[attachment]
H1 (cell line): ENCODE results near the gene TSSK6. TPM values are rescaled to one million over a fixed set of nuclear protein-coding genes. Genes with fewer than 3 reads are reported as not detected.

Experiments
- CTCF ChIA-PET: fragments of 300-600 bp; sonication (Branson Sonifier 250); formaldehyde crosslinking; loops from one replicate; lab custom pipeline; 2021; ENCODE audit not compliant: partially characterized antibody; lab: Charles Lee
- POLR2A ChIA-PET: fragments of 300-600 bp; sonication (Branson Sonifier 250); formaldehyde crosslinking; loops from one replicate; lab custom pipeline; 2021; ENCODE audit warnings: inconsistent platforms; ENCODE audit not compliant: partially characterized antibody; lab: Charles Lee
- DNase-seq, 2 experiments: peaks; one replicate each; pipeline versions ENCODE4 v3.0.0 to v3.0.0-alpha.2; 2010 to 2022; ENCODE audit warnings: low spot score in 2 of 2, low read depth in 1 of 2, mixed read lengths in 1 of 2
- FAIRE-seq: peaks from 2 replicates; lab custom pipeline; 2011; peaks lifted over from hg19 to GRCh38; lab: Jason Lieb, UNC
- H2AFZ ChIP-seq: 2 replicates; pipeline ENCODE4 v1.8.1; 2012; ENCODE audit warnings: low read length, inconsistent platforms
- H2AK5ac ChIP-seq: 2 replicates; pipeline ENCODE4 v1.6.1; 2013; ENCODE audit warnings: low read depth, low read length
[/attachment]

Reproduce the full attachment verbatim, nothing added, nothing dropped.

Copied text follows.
H1 (cell line): ENCODE results near the gene TSSK6. TPM values are rescaled to one million over a fixed set of nuclear protein-coding genes. Genes with fewer than 3 reads are reported as not detected.

Experiments
- CTCF ChIA-PET: fragments of 300-600 bp; sonication (Branson Sonifier 250); formaldehyde crosslinking; loops from one replicate; lab custom pipeline; 2021; ENCODE audit not compliant: partially characterized antibody; lab: Charles Lee
- POLR2A ChIA-PET: fragments of 300-600 bp; sonication (Branson Sonifier 250); formaldehyde crosslinking; loops from one replicate; lab custom pipeline; 2021; ENCODE audit warnings: inconsistent platforms; ENCODE audit not compliant: partially characterized antibody; lab: Charles Lee
- DNase-seq, 2 experiments: peaks; one replicate each; pipeline versions ENCODE4 v3.0.0 to v3.0.0-alpha.2; 2010 to 2022; ENCODE audit warnings: low spot score in 2 of 2, low read depth in 1 of 2, mixed read lengths in 1 of 2
- FAIRE-seq: peaks from 2 replicates; lab custom pipeline; 2011; peaks lifted over from hg19 to GRCh38; lab: Jason Lieb, UNC
- H2AFZ ChIP-seq: 2 replicates; pipeline ENCODE4 v1.8.1; 2012; ENCODE audit warnings: low read length, inconsistent platforms
- H2AK5ac ChIP-seq: 2 replicates; pipeline ENCODE4 v1.6.1; 2013; ENCODE audit warnings: low read depth, low read length